Can you really earn more working in banking technology than other kinds of technology role? It's a question worth asking now that a) big and small tech firms have been firing people while banks are still committed to cutting no jobs during the pandemic, and b) banks actually have a fairly bad reputation when it comes to tech pay.
Based on a combination of this year's new Stackoverflow Developer Survey and the ever informative H1B database of salaries provided by the U.S. government, it seems that the answer is "yes." In terms of salary alone, big banks may be the more lucrative place to work in technology.
Stackoverflow's survey of 8,006 developers in the U.S. (undertaken in February 2020) produces the median salaries in the chart above for different tech roles. The highest paid role is, unsurprisingly, that of the nebulous 'engineering manager.' The lowest paid is the lowly 'data or business analyst.' But, hey, everyone's on six figures plus.
How do Stackoverflow's figures compare to salaries for technologists in investment banks? Based on publicly available salary data for JPMorgan technologists on H1B visas renewed this year, it looks like banks often (but not always) pay more.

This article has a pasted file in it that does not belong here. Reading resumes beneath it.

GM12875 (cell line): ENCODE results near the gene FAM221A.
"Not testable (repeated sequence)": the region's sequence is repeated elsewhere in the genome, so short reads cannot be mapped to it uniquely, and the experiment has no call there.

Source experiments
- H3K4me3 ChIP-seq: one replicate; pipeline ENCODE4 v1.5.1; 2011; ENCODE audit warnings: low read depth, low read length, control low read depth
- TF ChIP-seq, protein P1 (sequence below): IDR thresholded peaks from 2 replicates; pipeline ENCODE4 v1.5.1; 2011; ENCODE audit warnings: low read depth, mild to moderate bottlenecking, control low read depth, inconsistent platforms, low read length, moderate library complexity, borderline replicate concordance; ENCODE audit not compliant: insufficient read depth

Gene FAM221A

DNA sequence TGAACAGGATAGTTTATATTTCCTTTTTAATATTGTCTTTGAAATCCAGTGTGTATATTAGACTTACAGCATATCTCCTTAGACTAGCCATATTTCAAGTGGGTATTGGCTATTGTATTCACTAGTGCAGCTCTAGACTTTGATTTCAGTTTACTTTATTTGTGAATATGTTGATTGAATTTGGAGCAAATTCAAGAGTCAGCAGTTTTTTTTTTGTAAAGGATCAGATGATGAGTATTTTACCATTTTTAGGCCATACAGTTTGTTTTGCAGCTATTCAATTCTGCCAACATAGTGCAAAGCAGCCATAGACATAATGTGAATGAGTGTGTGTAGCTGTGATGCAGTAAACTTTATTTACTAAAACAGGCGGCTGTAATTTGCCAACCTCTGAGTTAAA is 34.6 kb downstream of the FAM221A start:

Salary data-points for H1B visa holders at JPMorgan suggest that data science pay between the industries is similar, with machine learning engineers at associate level at JPMorgan (typically three years in), often receiving the industry standard of $125k. Site reliability engineers are both on $140k. But vice president (VP) level software engineers in banks can often expect salaries of around $150k with four years' experience.
Needless to say, the comparison is heavily flawed to the extent that Stackoverflow's salary figures are the median of thousands of datapoints and the salary figures for JPM simply reflect actual pay for a few visa holders. Equally, JPMorgan may not be a proxy for pay in the whole banking sector.
However, the implication is that some roles in banking can pay pretty aggressively. - Particularly if you go niche: one of JPMorgan's highest H1B technology salaries this year has gone to a vice president (typically four year's experience or more) in its blockchain engineering team.
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